Professor Gavoille has been teaching in Riga just under four years, starting just after he earned his PhD at the University of Rennes in France in 2015, but says he has seen an explosion in the amounts of data available to business decision-makers in that time and also as he went through his higher education.

In the late 1990s, both SSE Riga students and managers in the “real” business world could work with available data using Excel or a similar spreadsheet, but now Gavoille says “the quality and the size of the data sets that are now available require more sophisticated tools than what was in the standard toolkit 20 or so years ago.”

He believes that the vast amounts of data gathered by businesses and other organizations are creating a demand for new competencies from business professionals.

“Just looking at the type types of competencies that are asked on the labor market from our students, there is a huge demand for people that are able to work with data. But only working with data is not enough: the main thing is to extract the relevant information out of these enormous data collections. It's to be able to know what is possible and what is not possible to do with data,” Gavoille said.  He teaches courses that he believes build these skills:  mathematics; econometrics; managerial economics and game theory.

The courses, he explains, train the skills for “evidence-based decision making. This is something that is becoming more and more important and business professionals are more and more aware that it is crucial to listen to what the data can tell you in order to make the right decision.”

Gavoille emphasized that his courses, though heavy on mathematics and the use of information technology (IT) and software, are not about programming or directly developing the data analysis software tools for business decision support.  “There is the type of person, the professional who is developing these tools and there are those using and interpreting the results. Our aim is not to train programmers, but rather is to help students becoming educated users of these methods, at least in a first stage” he explained.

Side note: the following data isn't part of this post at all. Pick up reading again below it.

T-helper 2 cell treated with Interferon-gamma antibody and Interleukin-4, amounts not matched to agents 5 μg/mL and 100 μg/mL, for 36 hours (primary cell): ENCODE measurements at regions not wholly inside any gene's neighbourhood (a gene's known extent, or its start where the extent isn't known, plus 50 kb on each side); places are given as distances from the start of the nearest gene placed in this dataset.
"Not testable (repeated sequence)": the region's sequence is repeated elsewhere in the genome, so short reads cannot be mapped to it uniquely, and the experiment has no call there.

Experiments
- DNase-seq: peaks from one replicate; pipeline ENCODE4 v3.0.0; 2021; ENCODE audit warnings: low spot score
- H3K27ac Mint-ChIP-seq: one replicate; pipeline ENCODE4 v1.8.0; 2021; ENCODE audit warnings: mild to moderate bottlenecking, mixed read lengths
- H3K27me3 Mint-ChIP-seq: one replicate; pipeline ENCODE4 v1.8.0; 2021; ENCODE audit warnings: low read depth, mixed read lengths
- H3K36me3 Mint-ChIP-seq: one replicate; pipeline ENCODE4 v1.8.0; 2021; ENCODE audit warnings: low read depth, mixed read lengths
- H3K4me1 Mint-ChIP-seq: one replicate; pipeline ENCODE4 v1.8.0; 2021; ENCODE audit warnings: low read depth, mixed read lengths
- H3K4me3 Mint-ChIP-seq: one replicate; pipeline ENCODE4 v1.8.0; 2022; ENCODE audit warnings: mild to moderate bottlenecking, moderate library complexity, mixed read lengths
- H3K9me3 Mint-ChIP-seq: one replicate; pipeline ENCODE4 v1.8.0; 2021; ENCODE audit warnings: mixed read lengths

Some of the teaching in his courses is by the “traditional” method of lecturing, but Gavoille says that individual and group work solving problems similar to those managers are facing in real life is important and will play an increasing role in preparing business students for real world decision-making roles.

“You have to put yourself, your hands  in the in grease, to understand how things are working. You'll have to get some experience by yourself. And so, this is very important to have some individual work, group work or whatever it is. To solve yourself some real-life application, some real-life cases. This is something that is very important,” he said.

The French-educated professor adds that communication and intercultural skills taught in other SSE Riga courses are equally important, since doing profitable and sustainable business is more than just intelligently crunching growing mountains of data: “In the way we train our future professionals, our students, it is really to make the connections between the two sides,  the data crunching part or quantitative part and to be able to communicate and to express what are the results of that type of analysis. To be able to communicate in general about their findings and their relevance, not only when we're talking about the results to a group of, say Indonesian people that are potential buyers, but also to the decision makers or the boss of your company.”

Asked about his impressions of teaching at SSE Riga for nearly four years, Gavoille said he was impressed with the curiosity of his students. “I particularly like the curiosity of the students, which is much more developed than the average. There is nothing I like more than at the end of the lecture when there are some students staying to ask questions, asking for more details about some examples that I've been using. This is something that I really appreciate this curiosity, and this will to go further,” he said.

Professor Gavoille says he started his university studies in France first thinking he would be an architect, but then switching to economics and getting his undergraduate degree from the University of Nancy in northern France.  He then went on to get master’s and PhD degrees from the University of Rennes, though spending a semester in Italy during this period of study.